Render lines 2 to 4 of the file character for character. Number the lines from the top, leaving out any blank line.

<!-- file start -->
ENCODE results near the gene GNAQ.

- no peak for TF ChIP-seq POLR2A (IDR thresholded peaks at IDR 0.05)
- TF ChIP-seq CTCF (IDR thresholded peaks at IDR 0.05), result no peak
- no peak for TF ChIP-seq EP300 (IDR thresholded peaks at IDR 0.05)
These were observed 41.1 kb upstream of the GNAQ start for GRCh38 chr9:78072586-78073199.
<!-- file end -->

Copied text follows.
- no peak for TF ChIP-seq POLR2A (IDR thresholded peaks at IDR 0.05)
- TF ChIP-seq CTCF (IDR thresholded peaks at IDR 0.05), result no peak
- no peak for TF ChIP-seq EP300 (IDR thresholded peaks at IDR 0.05)